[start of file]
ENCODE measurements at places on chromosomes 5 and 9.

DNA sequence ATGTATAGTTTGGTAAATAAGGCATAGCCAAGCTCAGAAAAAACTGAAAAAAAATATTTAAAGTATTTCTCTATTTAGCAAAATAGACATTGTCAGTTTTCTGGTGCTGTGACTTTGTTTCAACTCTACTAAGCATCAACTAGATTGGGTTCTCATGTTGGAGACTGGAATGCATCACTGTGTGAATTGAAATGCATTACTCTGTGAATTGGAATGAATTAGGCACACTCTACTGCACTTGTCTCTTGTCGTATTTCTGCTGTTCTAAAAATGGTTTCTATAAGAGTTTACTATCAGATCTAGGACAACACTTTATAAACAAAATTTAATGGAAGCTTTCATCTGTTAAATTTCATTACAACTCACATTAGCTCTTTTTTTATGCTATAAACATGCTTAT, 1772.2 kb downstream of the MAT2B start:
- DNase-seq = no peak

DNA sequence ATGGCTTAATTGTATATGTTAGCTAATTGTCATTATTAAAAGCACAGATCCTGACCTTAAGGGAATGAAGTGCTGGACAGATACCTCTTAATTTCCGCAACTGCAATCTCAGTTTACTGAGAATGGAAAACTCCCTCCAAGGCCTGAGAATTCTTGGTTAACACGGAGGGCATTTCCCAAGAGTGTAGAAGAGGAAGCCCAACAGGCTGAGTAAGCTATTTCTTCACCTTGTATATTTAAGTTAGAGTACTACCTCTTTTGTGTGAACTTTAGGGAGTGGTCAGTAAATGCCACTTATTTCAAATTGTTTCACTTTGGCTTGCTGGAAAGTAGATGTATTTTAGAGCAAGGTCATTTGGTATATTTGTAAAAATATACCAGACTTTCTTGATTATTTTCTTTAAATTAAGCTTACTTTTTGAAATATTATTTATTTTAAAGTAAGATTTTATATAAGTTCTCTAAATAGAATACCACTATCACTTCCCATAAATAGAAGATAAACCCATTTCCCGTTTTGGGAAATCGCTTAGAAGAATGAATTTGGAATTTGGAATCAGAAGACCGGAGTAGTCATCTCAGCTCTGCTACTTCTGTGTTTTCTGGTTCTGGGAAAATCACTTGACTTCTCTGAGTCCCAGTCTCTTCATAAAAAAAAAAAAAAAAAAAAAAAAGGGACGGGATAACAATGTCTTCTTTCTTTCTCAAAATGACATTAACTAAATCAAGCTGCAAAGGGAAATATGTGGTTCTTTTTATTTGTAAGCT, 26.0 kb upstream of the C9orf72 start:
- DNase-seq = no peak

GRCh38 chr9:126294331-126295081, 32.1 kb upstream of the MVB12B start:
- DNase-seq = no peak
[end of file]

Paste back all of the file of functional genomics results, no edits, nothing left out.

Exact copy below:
ENCODE measurements at places on chromosomes 5 and 9.

DNA sequence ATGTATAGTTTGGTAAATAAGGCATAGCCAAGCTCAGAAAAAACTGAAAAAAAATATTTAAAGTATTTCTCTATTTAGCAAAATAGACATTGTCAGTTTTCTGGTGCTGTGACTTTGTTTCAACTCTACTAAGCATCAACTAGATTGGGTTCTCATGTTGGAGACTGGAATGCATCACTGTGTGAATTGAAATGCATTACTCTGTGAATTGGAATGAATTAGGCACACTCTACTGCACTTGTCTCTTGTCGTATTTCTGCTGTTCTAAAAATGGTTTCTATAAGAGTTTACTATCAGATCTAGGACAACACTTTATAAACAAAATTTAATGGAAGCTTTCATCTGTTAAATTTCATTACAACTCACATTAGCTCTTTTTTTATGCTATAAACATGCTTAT, 1772.2 kb downstream of the MAT2B start:
- DNase-seq = no peak

DNA sequence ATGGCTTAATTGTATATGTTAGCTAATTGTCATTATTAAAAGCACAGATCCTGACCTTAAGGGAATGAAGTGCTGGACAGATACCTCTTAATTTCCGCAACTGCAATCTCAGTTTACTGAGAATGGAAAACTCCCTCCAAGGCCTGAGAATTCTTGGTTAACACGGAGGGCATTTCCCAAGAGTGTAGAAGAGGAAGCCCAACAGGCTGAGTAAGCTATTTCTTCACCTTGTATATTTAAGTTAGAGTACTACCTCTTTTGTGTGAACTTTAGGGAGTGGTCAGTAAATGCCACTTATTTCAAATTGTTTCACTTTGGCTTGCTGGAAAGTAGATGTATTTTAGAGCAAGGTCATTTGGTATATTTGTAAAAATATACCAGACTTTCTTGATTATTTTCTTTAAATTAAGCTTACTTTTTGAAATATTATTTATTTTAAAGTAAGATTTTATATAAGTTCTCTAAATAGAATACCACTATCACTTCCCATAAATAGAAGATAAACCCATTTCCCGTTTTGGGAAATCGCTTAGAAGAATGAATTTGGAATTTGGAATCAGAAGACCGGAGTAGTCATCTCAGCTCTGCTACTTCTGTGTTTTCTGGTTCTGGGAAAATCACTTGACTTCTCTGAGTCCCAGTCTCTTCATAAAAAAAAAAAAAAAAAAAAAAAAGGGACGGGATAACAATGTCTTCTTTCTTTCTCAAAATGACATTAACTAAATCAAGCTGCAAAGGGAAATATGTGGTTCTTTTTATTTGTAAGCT, 26.0 kb upstream of the C9orf72 start:
- DNase-seq = no peak

GRCh38 chr9:126294331-126295081, 32.1 kb upstream of the MVB12B start:
- DNase-seq = no peak